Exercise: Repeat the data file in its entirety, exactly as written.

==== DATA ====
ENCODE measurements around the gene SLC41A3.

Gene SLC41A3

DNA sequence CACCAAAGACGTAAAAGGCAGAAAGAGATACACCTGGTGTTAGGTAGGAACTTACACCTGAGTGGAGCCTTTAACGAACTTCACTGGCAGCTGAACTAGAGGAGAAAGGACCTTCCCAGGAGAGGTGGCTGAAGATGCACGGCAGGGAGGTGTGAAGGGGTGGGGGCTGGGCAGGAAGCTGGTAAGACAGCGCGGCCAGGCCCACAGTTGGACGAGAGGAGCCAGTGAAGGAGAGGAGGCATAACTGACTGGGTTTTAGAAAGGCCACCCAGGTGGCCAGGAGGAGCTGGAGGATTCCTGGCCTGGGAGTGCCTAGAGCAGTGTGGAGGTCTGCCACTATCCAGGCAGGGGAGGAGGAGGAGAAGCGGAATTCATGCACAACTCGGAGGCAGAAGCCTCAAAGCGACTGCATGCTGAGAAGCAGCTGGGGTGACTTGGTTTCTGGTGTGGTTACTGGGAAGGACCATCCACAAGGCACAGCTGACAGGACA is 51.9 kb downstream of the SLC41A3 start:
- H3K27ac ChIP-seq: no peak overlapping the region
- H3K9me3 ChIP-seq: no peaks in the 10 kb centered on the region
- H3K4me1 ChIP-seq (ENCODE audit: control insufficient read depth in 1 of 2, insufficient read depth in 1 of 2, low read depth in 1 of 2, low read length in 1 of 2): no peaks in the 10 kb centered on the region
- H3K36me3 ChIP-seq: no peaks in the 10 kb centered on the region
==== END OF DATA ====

ENCODE measurements around the gene SLC41A3.

Gene SLC41A3

DNA sequence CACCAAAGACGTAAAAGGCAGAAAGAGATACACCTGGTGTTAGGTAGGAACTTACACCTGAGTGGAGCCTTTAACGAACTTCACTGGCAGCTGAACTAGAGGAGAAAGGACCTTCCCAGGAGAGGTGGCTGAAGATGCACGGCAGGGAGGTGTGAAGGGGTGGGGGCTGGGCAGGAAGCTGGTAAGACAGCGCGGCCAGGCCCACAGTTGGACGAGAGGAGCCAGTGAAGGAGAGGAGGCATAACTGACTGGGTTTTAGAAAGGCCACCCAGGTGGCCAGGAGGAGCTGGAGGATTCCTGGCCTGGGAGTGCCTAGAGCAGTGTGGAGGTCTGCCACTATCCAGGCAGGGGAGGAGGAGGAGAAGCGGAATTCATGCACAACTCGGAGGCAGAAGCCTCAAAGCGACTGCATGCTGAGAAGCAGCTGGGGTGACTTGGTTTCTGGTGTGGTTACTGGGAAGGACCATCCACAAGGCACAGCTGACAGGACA is 51.9 kb downstream of the SLC41A3 start:
- H3K27ac ChIP-seq: no peak overlapping the region
- H3K9me3 ChIP-seq: no peaks in the 10 kb centered on the region
- H3K4me1 ChIP-seq (ENCODE audit: control insufficient read depth in 1 of 2, insufficient read depth in 1 of 2, low read depth in 1 of 2, low read length in 1 of 2): no peaks in the 10 kb centered on the region
- H3K36me3 ChIP-seq: no peaks in the 10 kb centered on the region